SpaceX installs new Starship on static fire test stand

SpaceX may be focused on preparing Starship S24 and Super Heavy Booster 7 for their potentially imminent orbital launch debut, but the rest of the company’s Starship factory isn’t just sitting around.

The laser focus on carefully testing Ship 24 and Booster 7 may have limited the effectiveness of Starbase rocket production, but the factory has continued to produce new ships and boosters. SpaceX has even conducted some limiting testing of a pair of prototypes meant to follow in the footsteps of S24 and B7. In mid-January, that process entered a new and more active phase as SpaceX transported Starship S25 from the factory to the launch pad.

The trip is not Ship 25’s first. Starship S25 first headed to SpaceX’s South Texas launch and test facilities on October 19th, 2022, shortly after the vehicle was fully assembled. Around three weeks of testing followed, and now Ship 25 is back for more.

Starship S25 rolled out for the first time almost three months ago.

SHIP 25

The first round of tests was thorough and put Ship 25 through a pneumatic proof test, multiple cryogenic proof tests, and likely a few simulated thrust tests using six hydraulic rams.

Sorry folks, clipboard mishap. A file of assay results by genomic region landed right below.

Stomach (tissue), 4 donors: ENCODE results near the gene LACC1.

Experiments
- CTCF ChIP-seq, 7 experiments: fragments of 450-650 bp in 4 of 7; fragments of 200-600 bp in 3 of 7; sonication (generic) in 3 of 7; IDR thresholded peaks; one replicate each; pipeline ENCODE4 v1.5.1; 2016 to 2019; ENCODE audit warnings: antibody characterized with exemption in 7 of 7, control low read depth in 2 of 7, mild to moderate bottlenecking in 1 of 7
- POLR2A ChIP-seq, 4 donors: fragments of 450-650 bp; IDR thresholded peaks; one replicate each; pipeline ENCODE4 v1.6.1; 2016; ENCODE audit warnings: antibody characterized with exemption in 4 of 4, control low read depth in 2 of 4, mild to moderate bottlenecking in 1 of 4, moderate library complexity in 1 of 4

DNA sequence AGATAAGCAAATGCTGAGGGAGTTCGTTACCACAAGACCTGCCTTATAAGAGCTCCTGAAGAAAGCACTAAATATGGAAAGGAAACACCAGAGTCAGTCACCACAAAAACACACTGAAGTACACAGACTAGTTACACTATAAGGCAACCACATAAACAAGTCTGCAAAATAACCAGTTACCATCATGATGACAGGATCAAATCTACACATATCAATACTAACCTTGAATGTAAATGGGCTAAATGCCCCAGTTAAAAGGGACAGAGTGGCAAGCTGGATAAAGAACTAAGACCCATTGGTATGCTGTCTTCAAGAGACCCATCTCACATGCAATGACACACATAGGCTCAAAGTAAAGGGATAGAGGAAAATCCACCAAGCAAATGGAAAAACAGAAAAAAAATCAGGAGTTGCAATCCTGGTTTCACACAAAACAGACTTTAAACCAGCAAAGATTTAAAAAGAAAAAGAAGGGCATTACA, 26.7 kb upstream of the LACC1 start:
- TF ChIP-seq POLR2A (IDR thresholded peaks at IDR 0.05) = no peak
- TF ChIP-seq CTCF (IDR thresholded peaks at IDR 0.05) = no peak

“Ship 25 was removed from SpaceX’s other Starship test stand on November 8th, it was rolled back to Starbase’s Starship factory. Ship 25 first rolled to the launch site on October 19th and has since completed four visible tests. On October 28th, Ship 25 survived a pneumatic proof test that showed that its tanks were leak-free and capable of surviving flight pressures (roughly 6-8.5 bar or 90-125 psi). Three cryogenic proof tests followed on November 1st, 2nd, and 7th. The first cryoproof was likely just that – a test that pressurized Ship 25’s tanks and filled them with cryogenic liquid nitrogen (LN2) or a combination of liquid oxygen and LN2.

The next two tests likely took advantage of the customized test stand, which has been semi-permanently outfitted with a set of hydraulic rams that allow SpaceX to simulate the thrust of six Raptor engines while Starship’s structures are chilled to cryogenic temperatures and loaded with roughly 1000 tons (~2.2M lb) of cryogenic fluids. If a Starship can survive those stresses on the ground, the assumption is that it will likely survive similar stresses in flight.”